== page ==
The case of Alfie Evans is desperately sad. Here is a 23-month-old child who had every appearance of being a healthy baby boy before a progressive neurodegenerative disorder left him in a semi-vegetative state. Alfie has been reliant on mechanical ventilation since December 2016. I have been following the case closely, and in many ways, it is too close for comfort.
As an intensive care doctor, I know how difficult and heartbreaking Alfie’s case will have been for the medical team treating him. It would be wrong of me to comment on the specifics of his case, but what I can tell you is that the nurses who have helped bathe him, feed him and clothe him every day will feel the pain of Alfie’s plight acutely.
The doctors looking after him will have agonised over the decision to withdraw life-sustaining treatment. It will have kept them up at night, and they will have drawn on all their expertise and experience to offer Alfie any hope of recovery he has. Now they will do what they feel is best for Alfie, to keep him comfortable and allow him to die with dignity. Alfie’s case will never leave them; they will grieve in their own way, and carry the weight of their decisions for years.
But here’s the thing: I am also a mother, a mother whose baby was critically ill and spent months in intensive care. It is all too easy to weigh in on these sorts of issues from the sidelines; we all think we know how we might react in the same situation. But the truth is that until you are faced with of the possibility of losing your child, you simply can’t know.
The day my son Joshua suffered a massive pulmonary haemorrhage and had to be resuscitated, I lost all perspective. It was a miracle he survived, after weeks of ventilation, in no small part down to the skill of the medical team.
Alfie’s parents have filed numerous legal challenges against the High Court ruling in February that doctors can act in Alfie’s best interest and withdraw life-sustaining treatment. They have been berated for doing so, but they are only doing what any parent would: fighting tooth and nail on behalf of their son.
Thinking clearly and logically when your child’s life hangs in the balance is beyond the bounds of possibility. As a doctor, perhaps I knew deep down how sick my baby really was, but as a mother, I clung desperately onto every word that offered Joshua any hope of survival. The innate drive to save your child, at any cost, is overwhelming. A love that like that can never be rationalised; how can anyone criticise Alfie’s parents for being unable to accept that he will die?
Accordingly, I am indescribably angry at those who prey on parents at their most vulnerable, offering them hope where tragically there is none. Religious leaders advancing their own agenda; celebrities and politicians wading in to intervene while serving only themselves; even – and I’m ashamed to admit it – members of my own profession, in the case of Charlie Gard, offering treatment without evidence. How dare they capitalise on a family’s grief in this way? It is abhorrent and it is cruel.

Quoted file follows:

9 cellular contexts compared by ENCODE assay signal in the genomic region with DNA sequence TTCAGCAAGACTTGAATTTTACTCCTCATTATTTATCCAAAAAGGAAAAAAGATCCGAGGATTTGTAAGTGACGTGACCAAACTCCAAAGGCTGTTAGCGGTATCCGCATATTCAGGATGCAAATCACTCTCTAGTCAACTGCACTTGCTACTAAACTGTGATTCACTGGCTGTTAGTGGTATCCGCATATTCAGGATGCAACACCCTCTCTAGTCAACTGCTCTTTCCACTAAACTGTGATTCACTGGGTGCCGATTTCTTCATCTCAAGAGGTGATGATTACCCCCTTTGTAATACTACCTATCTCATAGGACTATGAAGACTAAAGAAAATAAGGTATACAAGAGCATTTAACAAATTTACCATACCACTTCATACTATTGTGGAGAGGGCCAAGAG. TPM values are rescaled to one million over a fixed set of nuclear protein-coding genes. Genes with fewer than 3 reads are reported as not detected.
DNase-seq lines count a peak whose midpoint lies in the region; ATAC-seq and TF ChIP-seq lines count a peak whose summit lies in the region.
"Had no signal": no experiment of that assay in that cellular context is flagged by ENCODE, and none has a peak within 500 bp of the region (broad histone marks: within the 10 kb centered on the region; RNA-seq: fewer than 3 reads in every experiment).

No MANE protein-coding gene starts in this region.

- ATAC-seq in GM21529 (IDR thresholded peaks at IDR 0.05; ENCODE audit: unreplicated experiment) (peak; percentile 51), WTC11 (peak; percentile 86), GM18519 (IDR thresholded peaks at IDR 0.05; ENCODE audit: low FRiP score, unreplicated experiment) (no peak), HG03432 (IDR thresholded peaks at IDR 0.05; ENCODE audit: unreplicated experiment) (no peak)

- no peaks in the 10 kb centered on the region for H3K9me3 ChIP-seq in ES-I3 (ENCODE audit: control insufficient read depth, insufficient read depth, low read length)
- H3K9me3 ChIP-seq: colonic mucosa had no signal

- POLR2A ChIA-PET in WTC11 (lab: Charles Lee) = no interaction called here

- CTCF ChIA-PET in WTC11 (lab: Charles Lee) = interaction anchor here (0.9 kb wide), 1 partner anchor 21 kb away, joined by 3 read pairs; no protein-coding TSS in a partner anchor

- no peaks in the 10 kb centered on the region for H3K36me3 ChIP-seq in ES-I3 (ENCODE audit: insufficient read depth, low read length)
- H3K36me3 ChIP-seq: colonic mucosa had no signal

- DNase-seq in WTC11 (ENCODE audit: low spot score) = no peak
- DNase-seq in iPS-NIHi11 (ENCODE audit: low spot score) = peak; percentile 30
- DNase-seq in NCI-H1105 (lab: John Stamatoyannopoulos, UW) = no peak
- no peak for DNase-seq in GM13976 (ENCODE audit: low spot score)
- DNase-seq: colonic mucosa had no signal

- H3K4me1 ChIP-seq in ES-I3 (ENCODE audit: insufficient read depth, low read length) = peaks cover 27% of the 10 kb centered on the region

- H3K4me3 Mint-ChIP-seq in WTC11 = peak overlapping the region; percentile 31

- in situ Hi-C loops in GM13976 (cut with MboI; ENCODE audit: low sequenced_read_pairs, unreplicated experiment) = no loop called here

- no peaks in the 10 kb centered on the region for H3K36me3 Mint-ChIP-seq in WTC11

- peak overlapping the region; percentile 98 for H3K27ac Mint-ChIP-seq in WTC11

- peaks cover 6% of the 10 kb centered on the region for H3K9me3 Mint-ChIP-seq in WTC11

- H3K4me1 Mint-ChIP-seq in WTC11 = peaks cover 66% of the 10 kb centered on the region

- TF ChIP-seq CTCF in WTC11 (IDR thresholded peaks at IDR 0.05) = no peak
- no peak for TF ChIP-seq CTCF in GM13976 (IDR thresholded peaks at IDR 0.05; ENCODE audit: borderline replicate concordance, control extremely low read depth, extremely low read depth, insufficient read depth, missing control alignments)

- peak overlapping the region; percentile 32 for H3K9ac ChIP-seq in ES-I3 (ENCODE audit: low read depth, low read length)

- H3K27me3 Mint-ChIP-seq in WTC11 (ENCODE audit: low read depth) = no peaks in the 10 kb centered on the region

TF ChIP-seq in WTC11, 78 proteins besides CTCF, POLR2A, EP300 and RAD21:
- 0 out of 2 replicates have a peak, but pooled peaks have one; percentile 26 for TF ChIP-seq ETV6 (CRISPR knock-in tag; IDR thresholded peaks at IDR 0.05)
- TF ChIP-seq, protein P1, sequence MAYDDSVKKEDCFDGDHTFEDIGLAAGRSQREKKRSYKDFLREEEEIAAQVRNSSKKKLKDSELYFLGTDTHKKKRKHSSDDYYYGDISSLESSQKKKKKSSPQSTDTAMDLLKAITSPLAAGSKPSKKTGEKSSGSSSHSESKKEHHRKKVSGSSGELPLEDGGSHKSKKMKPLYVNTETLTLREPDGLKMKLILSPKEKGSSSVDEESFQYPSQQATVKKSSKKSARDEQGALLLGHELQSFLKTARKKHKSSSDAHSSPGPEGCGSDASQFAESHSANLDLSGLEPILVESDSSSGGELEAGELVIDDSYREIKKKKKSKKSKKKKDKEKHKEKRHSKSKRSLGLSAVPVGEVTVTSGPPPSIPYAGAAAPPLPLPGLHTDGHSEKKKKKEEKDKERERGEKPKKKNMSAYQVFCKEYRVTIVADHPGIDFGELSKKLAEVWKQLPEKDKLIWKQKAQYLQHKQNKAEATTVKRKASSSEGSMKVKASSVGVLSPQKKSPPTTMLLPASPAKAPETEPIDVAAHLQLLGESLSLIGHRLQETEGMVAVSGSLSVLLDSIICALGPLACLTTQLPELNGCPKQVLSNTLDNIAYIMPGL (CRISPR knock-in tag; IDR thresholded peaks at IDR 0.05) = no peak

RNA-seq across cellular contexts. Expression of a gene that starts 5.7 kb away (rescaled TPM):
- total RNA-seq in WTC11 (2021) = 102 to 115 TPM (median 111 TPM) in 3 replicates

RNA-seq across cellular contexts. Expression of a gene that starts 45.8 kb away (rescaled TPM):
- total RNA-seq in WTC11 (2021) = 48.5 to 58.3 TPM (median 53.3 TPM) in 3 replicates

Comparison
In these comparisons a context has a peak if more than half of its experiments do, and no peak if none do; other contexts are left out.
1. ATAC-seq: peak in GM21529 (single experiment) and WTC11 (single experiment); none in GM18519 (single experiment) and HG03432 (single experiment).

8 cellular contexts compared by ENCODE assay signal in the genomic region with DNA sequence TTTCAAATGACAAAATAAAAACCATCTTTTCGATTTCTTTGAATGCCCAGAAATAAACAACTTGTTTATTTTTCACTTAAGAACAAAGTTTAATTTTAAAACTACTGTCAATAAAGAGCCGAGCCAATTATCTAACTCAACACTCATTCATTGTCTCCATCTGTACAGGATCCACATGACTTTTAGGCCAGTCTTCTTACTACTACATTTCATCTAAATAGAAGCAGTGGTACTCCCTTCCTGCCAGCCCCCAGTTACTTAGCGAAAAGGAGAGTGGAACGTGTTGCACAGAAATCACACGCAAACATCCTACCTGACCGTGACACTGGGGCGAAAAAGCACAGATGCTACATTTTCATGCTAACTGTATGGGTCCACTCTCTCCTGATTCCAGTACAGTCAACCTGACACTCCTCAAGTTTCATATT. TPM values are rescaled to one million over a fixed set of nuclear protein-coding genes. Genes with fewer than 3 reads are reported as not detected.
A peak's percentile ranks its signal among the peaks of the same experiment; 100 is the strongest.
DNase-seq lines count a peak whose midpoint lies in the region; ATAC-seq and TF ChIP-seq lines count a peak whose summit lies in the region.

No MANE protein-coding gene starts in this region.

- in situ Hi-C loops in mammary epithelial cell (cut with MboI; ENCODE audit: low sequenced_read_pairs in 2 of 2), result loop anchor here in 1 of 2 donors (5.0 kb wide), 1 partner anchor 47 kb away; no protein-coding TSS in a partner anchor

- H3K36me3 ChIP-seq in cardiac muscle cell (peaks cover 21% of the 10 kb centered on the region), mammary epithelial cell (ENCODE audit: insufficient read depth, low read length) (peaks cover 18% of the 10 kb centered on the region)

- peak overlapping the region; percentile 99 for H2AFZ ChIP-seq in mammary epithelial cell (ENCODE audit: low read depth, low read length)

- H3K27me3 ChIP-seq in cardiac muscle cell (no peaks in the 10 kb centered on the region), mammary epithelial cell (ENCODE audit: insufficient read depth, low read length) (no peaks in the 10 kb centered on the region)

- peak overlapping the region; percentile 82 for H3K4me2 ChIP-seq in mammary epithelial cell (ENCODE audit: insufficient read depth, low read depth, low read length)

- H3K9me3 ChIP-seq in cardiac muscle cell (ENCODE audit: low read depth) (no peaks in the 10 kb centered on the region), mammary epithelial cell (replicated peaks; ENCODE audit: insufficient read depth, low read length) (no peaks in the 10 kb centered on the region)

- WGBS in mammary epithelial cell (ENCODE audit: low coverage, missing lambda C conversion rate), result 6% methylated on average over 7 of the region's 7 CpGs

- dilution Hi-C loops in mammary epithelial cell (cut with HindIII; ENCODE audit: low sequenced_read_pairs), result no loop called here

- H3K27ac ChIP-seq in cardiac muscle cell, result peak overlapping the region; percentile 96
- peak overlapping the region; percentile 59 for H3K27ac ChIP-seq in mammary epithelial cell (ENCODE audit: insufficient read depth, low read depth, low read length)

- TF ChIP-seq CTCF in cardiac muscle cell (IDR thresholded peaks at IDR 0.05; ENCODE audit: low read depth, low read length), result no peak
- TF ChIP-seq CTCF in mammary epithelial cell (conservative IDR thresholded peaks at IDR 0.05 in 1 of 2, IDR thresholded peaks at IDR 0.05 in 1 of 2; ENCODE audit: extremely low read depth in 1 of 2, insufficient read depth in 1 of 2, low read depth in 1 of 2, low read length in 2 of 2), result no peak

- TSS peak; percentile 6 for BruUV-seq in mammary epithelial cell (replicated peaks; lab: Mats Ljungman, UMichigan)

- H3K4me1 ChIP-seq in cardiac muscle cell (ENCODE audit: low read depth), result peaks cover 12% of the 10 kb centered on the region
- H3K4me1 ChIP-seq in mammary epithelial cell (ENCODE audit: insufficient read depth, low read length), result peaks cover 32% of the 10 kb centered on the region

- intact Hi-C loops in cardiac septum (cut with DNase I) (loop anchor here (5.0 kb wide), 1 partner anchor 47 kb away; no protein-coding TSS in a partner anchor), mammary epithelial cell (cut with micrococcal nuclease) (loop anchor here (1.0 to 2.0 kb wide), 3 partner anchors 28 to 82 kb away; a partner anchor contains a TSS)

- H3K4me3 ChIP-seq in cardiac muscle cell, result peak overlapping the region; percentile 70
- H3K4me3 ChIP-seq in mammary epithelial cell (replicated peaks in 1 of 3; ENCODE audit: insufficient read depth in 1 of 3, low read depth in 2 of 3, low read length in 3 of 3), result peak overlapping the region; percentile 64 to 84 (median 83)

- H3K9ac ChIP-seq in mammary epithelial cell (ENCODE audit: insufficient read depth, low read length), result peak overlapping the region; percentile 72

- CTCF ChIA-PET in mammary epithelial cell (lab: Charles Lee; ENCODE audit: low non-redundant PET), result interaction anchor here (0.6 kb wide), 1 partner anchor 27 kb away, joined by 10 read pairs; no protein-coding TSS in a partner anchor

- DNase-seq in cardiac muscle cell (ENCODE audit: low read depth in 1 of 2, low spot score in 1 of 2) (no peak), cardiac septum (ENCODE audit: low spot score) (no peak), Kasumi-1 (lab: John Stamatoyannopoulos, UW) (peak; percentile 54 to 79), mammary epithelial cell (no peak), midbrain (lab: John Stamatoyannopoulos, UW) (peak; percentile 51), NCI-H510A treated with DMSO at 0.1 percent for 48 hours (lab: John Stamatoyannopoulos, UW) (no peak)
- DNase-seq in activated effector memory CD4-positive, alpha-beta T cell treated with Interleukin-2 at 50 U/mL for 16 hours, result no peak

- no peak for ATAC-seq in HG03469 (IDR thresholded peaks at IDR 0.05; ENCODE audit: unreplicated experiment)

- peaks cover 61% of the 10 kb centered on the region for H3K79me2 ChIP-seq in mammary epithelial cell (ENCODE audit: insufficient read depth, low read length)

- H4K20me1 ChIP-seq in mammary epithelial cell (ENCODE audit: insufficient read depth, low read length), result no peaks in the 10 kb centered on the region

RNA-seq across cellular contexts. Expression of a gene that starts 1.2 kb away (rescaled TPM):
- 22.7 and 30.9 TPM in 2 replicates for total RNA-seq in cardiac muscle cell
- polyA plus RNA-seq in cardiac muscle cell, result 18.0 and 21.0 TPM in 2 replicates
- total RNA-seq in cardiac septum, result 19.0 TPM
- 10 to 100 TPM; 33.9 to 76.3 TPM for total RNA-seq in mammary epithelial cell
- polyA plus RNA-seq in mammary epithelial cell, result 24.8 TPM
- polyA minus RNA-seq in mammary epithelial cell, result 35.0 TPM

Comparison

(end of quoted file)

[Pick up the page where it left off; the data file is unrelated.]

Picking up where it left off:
Perhaps worse still are the deplorable actions of those that claim to support Alfie. Just two days ago, members of “Alfie’s Army” stormed the doors of Alder Hey, a hospital full of sick children who are already frightened. A terrified parent begged on Facebook for Alfie’s Army to reconsider their plans to set off the fire alarms at Alder Hey, as her own child was on the operating table and “deserved a chance too”.
Alfie’s condition and his prognosis have been grossly misrepresented, and many are seemingly baying for blood. Doctors have been personally named on social media and accused of murder. Others have received death threats. One of my colleagues said she was too scared to go into work. The tabloid media has had a field day, playing on every parent’s worst nightmare, painting the medics as cold and calculating. At the centre of this circus is a defenceless child, whose best interests seem to have been forgotten by many. How has it come to this?
I opened Joshua’s memory box this morning, and looked at all the bits and pieces the nurses saved for me from ICU: the tiny endotracheal tube that breathed for him, small as a straw; the tangle of wires and lines that I had to fight my way through just to hold his hand or stroke his cheek.
I am so lucky. My heart breaks for Alfie’s parents. In some ways, Alfie being removed from life support will give them a much-needed chance to hold Alfie, to kiss his face free from tapes and tubes, and give him all the love he needs at the end of his little life. I hope the medical team that have cared for him for so long are allowed to do their jobs and do right by Alfie, and the parents are able to grieve in peace.
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